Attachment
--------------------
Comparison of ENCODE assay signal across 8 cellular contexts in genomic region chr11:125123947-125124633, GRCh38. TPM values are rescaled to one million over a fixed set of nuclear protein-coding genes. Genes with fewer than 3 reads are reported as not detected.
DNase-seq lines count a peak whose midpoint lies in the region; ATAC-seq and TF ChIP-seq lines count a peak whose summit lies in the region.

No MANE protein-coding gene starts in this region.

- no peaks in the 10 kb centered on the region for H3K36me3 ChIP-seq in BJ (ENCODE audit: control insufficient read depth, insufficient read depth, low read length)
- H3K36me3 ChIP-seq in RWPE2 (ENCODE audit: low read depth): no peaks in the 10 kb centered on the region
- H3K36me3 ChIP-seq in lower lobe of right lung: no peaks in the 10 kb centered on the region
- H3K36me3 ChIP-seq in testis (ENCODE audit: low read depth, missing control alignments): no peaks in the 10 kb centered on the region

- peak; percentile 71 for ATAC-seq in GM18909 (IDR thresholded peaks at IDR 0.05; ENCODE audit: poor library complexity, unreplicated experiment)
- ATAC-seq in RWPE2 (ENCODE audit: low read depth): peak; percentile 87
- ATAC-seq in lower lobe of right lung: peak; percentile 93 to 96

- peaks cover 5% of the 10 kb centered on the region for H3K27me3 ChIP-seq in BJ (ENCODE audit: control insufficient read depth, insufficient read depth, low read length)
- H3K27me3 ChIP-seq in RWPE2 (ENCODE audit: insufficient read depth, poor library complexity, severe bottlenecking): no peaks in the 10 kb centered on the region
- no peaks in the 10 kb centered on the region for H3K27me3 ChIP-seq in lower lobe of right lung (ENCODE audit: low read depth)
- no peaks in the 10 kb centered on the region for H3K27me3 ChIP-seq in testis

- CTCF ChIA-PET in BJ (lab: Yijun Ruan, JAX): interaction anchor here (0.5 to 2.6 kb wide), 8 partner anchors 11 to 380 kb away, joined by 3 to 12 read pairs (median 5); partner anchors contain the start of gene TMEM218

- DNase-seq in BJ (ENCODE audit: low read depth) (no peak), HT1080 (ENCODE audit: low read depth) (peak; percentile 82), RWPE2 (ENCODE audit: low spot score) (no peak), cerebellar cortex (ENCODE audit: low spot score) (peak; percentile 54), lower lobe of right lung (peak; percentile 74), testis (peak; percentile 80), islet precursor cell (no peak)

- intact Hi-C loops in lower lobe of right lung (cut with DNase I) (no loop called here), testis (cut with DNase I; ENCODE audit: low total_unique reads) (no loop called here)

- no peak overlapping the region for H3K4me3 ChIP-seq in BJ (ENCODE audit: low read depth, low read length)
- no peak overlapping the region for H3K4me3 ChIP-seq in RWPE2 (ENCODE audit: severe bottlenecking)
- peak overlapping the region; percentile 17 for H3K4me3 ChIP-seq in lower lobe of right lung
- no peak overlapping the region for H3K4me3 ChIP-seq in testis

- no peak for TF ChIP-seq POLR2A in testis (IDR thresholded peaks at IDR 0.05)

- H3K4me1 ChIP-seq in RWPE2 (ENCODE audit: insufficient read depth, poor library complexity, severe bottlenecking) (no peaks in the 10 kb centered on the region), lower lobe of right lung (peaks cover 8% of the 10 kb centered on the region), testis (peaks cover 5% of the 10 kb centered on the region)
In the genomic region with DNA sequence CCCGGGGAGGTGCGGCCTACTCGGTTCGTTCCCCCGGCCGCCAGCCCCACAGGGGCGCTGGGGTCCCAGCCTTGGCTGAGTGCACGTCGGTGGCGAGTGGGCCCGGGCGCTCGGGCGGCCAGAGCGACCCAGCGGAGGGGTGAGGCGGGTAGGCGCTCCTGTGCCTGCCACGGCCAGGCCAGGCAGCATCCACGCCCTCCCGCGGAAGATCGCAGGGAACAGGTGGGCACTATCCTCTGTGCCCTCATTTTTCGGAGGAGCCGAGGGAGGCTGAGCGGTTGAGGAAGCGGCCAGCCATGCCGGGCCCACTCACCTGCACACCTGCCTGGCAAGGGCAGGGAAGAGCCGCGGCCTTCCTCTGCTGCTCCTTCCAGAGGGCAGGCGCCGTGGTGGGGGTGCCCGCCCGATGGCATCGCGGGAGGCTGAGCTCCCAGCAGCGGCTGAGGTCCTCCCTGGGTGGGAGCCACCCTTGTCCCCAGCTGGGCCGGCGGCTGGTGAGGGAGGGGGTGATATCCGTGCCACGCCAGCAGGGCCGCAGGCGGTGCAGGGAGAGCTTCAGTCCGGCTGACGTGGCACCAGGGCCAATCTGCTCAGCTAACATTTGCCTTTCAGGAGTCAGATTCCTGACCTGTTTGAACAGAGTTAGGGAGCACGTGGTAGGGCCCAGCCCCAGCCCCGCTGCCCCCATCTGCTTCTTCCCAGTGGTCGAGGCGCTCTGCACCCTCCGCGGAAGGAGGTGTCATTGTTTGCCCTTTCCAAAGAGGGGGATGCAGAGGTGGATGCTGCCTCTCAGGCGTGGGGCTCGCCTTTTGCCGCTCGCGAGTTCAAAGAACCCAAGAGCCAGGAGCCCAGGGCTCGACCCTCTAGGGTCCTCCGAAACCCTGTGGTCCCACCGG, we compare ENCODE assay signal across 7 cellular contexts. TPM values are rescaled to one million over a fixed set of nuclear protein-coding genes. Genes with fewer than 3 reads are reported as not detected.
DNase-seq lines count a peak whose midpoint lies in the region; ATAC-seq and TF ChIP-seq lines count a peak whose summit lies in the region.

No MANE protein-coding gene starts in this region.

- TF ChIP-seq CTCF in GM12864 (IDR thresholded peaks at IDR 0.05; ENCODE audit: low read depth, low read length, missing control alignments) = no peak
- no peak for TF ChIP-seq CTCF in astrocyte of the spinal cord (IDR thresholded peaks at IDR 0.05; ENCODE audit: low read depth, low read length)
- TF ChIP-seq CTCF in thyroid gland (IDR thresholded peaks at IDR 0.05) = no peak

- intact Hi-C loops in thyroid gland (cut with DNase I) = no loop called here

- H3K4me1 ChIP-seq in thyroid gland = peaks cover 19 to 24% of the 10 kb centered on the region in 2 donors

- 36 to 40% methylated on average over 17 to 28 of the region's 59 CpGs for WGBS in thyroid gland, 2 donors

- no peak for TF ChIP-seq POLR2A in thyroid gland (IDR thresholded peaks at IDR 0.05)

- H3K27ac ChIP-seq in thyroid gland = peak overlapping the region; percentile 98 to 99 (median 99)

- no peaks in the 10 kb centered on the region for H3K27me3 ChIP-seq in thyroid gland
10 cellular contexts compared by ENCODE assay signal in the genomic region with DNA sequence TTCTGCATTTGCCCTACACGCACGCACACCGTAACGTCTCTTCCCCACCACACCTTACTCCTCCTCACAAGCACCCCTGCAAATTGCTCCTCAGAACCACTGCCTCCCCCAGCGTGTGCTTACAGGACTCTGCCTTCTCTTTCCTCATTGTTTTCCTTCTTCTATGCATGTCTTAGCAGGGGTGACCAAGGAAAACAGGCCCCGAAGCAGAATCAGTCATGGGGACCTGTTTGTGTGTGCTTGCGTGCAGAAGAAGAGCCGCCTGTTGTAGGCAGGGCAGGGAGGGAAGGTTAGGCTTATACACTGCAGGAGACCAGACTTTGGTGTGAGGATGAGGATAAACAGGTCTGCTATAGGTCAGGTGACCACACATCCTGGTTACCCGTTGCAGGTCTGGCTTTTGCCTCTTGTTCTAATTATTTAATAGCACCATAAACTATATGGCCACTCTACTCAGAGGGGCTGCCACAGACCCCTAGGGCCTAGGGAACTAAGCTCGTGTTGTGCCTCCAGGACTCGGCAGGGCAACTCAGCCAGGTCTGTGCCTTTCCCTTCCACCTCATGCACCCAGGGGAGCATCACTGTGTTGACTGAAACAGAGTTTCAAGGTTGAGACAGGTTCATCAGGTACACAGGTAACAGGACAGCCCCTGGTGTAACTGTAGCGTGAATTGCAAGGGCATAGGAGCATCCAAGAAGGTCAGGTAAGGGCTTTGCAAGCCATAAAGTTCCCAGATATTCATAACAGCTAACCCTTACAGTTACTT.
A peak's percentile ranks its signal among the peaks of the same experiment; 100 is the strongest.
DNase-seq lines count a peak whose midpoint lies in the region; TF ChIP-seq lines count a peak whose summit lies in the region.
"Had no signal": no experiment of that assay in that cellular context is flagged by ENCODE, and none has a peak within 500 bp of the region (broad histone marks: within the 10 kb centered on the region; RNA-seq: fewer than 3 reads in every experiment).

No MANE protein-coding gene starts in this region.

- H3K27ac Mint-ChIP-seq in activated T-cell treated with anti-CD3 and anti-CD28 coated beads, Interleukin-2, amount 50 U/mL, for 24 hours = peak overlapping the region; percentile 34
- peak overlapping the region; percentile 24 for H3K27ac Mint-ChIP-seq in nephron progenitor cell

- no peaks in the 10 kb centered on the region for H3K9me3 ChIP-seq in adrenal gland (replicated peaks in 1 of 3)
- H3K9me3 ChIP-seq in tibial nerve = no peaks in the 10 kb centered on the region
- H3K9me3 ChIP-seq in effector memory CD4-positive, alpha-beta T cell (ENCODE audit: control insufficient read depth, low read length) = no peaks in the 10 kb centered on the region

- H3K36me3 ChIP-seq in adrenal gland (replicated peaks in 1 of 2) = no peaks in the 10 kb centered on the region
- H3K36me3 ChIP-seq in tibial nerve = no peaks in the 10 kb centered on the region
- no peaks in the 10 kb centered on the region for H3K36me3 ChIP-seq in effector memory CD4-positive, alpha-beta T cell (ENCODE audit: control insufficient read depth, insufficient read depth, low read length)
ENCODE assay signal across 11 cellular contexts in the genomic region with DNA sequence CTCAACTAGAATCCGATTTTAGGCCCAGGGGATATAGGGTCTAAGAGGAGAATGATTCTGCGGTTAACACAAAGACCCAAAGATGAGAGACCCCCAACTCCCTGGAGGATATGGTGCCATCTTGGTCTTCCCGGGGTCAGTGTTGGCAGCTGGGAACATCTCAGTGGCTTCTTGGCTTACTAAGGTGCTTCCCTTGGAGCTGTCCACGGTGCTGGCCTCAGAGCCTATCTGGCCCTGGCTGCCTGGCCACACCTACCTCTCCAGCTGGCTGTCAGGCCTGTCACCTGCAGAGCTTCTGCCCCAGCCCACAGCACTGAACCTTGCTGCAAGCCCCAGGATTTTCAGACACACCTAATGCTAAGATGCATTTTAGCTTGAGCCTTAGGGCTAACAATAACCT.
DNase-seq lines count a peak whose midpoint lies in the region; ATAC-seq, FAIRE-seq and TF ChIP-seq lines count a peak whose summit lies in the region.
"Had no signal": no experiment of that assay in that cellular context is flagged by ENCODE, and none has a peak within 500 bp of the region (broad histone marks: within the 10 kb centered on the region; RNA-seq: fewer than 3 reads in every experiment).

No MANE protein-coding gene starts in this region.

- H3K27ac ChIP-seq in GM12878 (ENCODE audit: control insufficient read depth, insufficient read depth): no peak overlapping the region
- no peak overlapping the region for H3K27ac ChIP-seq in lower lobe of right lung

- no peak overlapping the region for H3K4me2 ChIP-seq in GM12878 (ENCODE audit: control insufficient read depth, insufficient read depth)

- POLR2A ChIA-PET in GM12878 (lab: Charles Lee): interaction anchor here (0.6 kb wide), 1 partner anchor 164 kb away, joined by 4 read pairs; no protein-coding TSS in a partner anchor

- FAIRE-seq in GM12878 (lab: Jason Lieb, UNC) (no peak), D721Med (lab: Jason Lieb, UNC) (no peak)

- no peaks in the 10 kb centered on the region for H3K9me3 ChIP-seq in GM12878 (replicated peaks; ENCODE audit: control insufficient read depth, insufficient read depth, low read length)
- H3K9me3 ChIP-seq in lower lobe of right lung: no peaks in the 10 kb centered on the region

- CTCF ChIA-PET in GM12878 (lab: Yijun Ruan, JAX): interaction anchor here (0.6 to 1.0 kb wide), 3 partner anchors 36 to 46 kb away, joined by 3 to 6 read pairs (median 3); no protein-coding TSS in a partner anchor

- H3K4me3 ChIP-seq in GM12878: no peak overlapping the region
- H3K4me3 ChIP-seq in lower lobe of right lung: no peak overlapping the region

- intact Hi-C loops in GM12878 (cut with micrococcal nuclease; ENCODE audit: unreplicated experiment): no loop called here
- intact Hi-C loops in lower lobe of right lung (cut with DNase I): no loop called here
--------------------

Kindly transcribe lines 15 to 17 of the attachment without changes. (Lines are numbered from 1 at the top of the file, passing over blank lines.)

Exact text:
- CTCF ChIA-PET in BJ (lab: Yijun Ruan, JAX): interaction anchor here (0.5 to 2.6 kb wide), 8 partner anchors 11 to 380 kb away, joined by 3 to 12 read pairs (median 5); partner anchors contain the start of gene TMEM218

- DNase-seq in BJ (ENCODE audit: low read depth) (no peak), HT1080 (ENCODE audit: low read depth) (peak; percentile 82), RWPE2 (ENCODE audit: low spot score) (no peak), cerebellar cortex (ENCODE audit: low spot score) (peak; percentile 54), lower lobe of right lung (peak; percentile 74), testis (peak; percentile 80), islet precursor cell (no peak)

- intact Hi-C loops in lower lobe of right lung (cut with DNase I) (no loop called here), testis (cut with DNase I; ENCODE audit: low total_unique reads) (no loop called here)